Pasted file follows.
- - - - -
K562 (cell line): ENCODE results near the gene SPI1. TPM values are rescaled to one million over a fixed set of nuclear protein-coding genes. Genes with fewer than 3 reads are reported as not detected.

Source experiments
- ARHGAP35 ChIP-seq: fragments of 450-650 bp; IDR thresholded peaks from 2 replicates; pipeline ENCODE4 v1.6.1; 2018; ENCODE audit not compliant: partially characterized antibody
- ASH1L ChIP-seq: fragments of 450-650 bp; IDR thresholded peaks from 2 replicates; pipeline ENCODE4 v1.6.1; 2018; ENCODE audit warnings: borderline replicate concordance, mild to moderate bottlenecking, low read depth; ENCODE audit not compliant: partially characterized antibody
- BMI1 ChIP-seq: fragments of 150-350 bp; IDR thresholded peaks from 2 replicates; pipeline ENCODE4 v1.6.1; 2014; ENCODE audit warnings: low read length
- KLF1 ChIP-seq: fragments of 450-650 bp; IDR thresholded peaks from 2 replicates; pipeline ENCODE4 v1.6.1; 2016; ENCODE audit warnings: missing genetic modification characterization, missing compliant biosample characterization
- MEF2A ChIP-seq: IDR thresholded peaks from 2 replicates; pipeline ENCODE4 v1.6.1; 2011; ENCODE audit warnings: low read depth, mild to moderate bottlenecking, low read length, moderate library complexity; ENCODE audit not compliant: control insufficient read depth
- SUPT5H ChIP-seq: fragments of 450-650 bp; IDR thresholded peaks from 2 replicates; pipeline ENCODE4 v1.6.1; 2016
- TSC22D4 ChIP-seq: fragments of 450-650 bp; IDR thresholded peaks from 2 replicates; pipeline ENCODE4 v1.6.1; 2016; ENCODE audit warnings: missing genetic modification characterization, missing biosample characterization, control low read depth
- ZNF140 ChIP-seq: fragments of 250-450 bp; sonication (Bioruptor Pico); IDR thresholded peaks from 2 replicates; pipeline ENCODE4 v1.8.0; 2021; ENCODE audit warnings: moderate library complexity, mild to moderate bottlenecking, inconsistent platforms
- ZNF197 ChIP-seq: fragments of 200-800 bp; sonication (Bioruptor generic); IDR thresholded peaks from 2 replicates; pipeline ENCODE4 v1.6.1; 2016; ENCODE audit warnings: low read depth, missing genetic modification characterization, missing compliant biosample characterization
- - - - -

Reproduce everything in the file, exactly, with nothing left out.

K562 (cell line): ENCODE results near the gene SPI1. TPM values are rescaled to one million over a fixed set of nuclear protein-coding genes. Genes with fewer than 3 reads are reported as not detected.

Source experiments
- ARHGAP35 ChIP-seq: fragments of 450-650 bp; IDR thresholded peaks from 2 replicates; pipeline ENCODE4 v1.6.1; 2018; ENCODE audit not compliant: partially characterized antibody
- ASH1L ChIP-seq: fragments of 450-650 bp; IDR thresholded peaks from 2 replicates; pipeline ENCODE4 v1.6.1; 2018; ENCODE audit warnings: borderline replicate concordance, mild to moderate bottlenecking, low read depth; ENCODE audit not compliant: partially characterized antibody
- BMI1 ChIP-seq: fragments of 150-350 bp; IDR thresholded peaks from 2 replicates; pipeline ENCODE4 v1.6.1; 2014; ENCODE audit warnings: low read length
- KLF1 ChIP-seq: fragments of 450-650 bp; IDR thresholded peaks from 2 replicates; pipeline ENCODE4 v1.6.1; 2016; ENCODE audit warnings: missing genetic modification characterization, missing compliant biosample characterization
- MEF2A ChIP-seq: IDR thresholded peaks from 2 replicates; pipeline ENCODE4 v1.6.1; 2011; ENCODE audit warnings: low read depth, mild to moderate bottlenecking, low read length, moderate library complexity; ENCODE audit not compliant: control insufficient read depth
- SUPT5H ChIP-seq: fragments of 450-650 bp; IDR thresholded peaks from 2 replicates; pipeline ENCODE4 v1.6.1; 2016
- TSC22D4 ChIP-seq: fragments of 450-650 bp; IDR thresholded peaks from 2 replicates; pipeline ENCODE4 v1.6.1; 2016; ENCODE audit warnings: missing genetic modification characterization, missing biosample characterization, control low read depth
- ZNF140 ChIP-seq: fragments of 250-450 bp; sonication (Bioruptor Pico); IDR thresholded peaks from 2 replicates; pipeline ENCODE4 v1.8.0; 2021; ENCODE audit warnings: moderate library complexity, mild to moderate bottlenecking, inconsistent platforms
- ZNF197 ChIP-seq: fragments of 200-800 bp; sonication (Bioruptor generic); IDR thresholded peaks from 2 replicates; pipeline ENCODE4 v1.6.1; 2016; ENCODE audit warnings: low read depth, missing genetic modification characterization, missing compliant biosample characterization